Catching My Breath

Today is a catch-up day. You know, one of those days – usually after a push to meet some sort of deadline – when you do all the important but less urgent stuff you put off while you were attending to more pressing and immediate tasks.

But I’m also thinking about the assumptions behind the idea of a catch-up day. I’m presuming I’m “behind” – but behind what? behind schedule? but what schedule? I’ve designed my schedule to be flexible so it can bend and move with my activities…

I think what I’m feeling and calling a need to “catch-up” is really a feeling of being out of rhythm and a need to restore a regular beat and measure. It’s been a fast and intense coda lately, and it’s now time to return to my familiar refrain.

On my list for the day (in no particular order): empty my email inbox, type up some committee notes, look into travel plans for the fall, buy groceries, vacuum, update my biznik profile, balance the checkbook and pay some bills, plant the tomatoes that are still in the tiny pots they came in… you get the idea. And as jazzed as I am about continuing to develop learning resources, I’m still glad to have a breather. I’ve sensed in the last few days that things are out of balance, and it’s just this sort of low-key activity that restores it. (Maintenance can sometimes feel like a drag, but this is definitely one of its upsides.)

Breather. Interesting choice of words. In/out. Inhale/exhale. Can’t have one without the other. Seems quite natural, doesn’t it? that sort of cycle… So why does the notion of a “catch-up day” carry the negative connotation of things being out of order, out of sync, out of their proper (intended) time and place? What if things are exactly as they should be?

There’s nothing wrong with running hard and then resting to catch your breath. In fact, regularly pushing a bit beyond your limits is what builds strength and stamina. But that cannot be sustained indefinitely – there must be intermittent periods of rest. But neither is it a good idea to never move at all. Obviously, the healthy, sustainable place is somewhere near the middle of the spectrum. The trick is discovering where that place is, what your optimal rhythm of activity and rest is.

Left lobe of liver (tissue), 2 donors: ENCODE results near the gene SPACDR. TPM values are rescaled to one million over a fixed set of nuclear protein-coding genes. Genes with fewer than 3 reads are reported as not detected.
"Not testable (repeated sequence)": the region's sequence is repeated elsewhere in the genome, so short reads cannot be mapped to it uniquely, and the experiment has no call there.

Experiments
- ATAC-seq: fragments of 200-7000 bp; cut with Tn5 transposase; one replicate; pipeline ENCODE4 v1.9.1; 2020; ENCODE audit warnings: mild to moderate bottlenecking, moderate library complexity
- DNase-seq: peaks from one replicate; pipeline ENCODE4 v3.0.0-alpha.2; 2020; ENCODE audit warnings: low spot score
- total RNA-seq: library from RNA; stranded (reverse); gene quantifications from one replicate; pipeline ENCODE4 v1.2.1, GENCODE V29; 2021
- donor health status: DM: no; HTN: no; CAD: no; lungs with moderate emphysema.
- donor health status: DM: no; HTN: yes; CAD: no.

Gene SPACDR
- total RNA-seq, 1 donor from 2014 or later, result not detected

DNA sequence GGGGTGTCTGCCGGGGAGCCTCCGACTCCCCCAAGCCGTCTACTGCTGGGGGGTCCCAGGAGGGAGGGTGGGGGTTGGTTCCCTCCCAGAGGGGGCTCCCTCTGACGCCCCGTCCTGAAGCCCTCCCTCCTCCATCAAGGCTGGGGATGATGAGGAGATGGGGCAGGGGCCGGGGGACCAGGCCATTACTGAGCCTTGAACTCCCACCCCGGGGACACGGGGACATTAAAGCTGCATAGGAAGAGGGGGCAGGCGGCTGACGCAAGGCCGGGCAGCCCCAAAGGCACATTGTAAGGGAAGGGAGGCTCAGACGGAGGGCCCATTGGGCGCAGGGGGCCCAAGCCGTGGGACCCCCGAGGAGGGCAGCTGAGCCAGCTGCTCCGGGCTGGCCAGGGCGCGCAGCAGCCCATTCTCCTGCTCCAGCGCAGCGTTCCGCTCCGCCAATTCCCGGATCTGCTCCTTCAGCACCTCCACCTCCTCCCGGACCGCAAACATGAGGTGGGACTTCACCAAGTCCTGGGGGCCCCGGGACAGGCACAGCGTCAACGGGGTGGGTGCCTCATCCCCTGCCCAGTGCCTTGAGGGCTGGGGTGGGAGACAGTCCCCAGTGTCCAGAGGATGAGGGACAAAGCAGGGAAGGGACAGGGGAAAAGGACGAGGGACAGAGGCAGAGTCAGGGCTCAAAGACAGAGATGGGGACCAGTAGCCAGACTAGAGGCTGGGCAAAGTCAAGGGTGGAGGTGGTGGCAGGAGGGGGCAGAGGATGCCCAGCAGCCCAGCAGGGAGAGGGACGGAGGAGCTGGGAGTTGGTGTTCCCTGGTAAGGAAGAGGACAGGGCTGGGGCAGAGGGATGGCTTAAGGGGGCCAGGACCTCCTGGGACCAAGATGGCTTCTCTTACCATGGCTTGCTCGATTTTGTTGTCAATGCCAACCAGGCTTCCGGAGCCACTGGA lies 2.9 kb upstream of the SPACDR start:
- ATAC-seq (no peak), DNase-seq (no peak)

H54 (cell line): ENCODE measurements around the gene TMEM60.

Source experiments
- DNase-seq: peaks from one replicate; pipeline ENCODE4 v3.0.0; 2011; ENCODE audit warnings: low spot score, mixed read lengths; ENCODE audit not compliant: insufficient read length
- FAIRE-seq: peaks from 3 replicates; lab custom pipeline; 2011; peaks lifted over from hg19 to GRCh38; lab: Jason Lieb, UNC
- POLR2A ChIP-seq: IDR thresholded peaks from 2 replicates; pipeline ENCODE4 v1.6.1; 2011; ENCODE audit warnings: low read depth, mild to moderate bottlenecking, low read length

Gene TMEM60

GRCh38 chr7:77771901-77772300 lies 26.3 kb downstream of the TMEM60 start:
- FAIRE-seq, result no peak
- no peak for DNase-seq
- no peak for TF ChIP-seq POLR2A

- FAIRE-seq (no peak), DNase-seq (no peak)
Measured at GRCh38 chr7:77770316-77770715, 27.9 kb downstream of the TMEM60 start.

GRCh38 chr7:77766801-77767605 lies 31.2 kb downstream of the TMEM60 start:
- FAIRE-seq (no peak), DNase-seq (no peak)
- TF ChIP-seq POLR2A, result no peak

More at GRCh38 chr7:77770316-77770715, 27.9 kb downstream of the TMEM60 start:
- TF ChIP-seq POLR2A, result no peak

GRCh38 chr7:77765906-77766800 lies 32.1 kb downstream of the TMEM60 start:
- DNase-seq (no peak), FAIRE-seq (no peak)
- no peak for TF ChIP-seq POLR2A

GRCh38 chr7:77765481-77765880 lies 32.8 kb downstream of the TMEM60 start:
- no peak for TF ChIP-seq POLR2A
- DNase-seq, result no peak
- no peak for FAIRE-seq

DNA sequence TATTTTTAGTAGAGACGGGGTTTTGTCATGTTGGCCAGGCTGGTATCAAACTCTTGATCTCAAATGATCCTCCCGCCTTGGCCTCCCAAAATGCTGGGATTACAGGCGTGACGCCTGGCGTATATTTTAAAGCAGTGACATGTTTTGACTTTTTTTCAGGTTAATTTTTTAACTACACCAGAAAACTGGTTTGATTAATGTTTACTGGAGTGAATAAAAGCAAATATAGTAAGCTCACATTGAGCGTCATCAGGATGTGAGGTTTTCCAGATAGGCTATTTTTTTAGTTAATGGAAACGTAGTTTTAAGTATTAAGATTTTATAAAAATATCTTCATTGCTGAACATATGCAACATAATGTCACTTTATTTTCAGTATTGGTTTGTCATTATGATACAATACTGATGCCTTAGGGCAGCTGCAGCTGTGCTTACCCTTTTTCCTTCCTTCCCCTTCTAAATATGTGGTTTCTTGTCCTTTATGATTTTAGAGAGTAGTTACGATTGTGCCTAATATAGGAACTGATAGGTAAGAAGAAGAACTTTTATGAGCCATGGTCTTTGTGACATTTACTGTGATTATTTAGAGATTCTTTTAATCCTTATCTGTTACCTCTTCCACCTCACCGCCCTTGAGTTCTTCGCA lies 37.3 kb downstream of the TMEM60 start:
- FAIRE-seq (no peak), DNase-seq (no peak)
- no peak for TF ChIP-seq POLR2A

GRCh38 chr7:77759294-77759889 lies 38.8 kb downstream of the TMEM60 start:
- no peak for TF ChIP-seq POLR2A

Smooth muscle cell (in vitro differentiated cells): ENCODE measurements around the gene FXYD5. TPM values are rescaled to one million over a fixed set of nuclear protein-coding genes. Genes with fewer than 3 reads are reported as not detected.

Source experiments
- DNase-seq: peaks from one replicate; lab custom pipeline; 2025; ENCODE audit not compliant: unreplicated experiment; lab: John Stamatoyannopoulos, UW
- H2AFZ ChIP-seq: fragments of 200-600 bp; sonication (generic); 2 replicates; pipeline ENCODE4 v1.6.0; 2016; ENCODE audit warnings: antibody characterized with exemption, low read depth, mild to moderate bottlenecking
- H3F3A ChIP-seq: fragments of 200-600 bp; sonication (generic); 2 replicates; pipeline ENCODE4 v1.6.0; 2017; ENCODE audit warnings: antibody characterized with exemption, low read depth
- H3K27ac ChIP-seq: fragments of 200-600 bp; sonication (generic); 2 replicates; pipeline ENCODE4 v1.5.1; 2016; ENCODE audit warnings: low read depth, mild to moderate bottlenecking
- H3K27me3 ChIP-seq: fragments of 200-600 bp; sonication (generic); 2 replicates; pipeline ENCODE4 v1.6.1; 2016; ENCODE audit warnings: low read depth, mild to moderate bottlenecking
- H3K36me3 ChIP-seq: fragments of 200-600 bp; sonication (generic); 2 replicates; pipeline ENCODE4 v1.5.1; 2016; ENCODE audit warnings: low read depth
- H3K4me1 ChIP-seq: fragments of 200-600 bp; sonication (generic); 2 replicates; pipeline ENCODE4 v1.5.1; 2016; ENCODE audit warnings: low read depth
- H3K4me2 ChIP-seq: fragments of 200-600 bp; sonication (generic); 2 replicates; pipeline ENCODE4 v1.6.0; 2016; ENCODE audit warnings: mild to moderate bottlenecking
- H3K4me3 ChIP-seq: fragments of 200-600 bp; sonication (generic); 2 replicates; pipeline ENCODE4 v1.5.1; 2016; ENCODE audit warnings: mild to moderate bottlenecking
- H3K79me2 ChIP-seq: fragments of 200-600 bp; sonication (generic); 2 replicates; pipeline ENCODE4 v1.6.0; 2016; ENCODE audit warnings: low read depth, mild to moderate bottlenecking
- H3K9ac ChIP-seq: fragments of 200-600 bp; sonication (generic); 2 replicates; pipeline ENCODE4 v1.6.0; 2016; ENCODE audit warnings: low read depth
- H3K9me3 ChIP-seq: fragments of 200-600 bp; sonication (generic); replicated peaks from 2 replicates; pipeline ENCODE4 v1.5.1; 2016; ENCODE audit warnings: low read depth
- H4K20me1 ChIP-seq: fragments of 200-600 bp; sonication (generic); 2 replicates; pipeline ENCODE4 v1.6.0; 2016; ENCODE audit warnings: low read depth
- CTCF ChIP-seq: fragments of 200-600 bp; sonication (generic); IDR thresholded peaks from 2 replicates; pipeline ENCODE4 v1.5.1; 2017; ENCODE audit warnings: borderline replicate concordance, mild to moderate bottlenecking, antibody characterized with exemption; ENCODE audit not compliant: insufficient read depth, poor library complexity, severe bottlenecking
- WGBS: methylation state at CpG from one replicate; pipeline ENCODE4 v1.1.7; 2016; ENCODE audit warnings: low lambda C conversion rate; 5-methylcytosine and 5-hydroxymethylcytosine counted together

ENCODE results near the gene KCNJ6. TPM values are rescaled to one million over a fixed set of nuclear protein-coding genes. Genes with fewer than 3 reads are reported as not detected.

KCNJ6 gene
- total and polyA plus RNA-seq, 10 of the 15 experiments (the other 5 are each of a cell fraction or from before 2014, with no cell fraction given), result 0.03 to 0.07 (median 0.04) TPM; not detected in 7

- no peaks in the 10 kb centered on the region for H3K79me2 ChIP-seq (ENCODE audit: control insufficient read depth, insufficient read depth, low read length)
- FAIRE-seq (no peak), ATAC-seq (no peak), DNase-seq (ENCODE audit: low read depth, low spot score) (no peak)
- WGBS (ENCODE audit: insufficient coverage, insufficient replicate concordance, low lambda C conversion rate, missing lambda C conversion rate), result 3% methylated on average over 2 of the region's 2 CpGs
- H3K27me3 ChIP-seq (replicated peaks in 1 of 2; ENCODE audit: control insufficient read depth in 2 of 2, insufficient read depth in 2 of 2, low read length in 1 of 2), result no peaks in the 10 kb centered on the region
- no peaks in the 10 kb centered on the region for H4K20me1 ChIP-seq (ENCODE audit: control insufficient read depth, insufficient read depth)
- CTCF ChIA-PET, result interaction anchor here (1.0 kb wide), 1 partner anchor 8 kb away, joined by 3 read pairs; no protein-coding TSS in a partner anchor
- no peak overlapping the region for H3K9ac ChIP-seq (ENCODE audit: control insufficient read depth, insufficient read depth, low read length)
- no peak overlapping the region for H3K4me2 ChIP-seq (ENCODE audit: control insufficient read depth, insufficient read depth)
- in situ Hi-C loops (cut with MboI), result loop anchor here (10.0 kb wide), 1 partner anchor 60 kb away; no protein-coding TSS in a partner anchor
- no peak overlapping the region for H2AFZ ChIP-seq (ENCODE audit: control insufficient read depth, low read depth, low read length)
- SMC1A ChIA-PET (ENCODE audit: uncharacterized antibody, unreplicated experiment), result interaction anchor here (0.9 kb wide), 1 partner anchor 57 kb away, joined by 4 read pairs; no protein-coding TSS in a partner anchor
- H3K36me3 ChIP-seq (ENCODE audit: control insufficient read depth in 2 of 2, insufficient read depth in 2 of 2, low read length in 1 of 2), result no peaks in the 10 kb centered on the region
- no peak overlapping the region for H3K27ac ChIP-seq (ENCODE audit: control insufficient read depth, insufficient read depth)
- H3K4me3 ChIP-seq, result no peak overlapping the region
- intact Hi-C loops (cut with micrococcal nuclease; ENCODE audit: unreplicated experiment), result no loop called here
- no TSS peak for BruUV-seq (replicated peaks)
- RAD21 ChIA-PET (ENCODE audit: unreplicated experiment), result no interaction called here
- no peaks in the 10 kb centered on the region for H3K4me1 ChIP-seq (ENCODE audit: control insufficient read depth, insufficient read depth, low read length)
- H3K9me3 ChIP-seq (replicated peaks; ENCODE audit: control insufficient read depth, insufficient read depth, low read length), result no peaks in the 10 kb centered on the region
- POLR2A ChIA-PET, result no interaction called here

I’m fairly pleased with my consistent work in developing and promoting my workshop series. But my energy and interest has flagged in the last few days, and I’ve learned to pay attention to that. I pay attention because that is the moment when I’ve moved from that healthy, sustainable place and need to shift my activities to get back in balance, back in rhythm (and the sooner the better). Right now, I’m listening less to what my head says I should do (keep running), and more to what my heart wants: it wants clean open space, it wants to get outside, it wants to move, it wants to make art, it want to create without words. Rest isn’t necessarily doing nothing; I often find greater restoration in doing something different from what has tired me.

We each have a unique rhythm of work and rest, an individual cycle of activities, that suits us best, that sustains and energizes us. It’s important that we learn what that rhythm/cycle is and take it into account when planning our calendars – otherwise we are just courting burnout.

If you don’t already know, respire, inspire and spirit all come from the same Latin root: spirare to breathe. To be inspired is to be blown upon, to be filled with the breath of the spirit. And it’s very difficult to receive inspiration when you can’t catch your breath. Next time you are feeling winded, ask yourself what will help you to restore the rhythm of your breathing, to balance the exhale with the inhale – and do it.

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Does your schedule allow you room to breathe? If not, learn how to plan a flexible schedule here.

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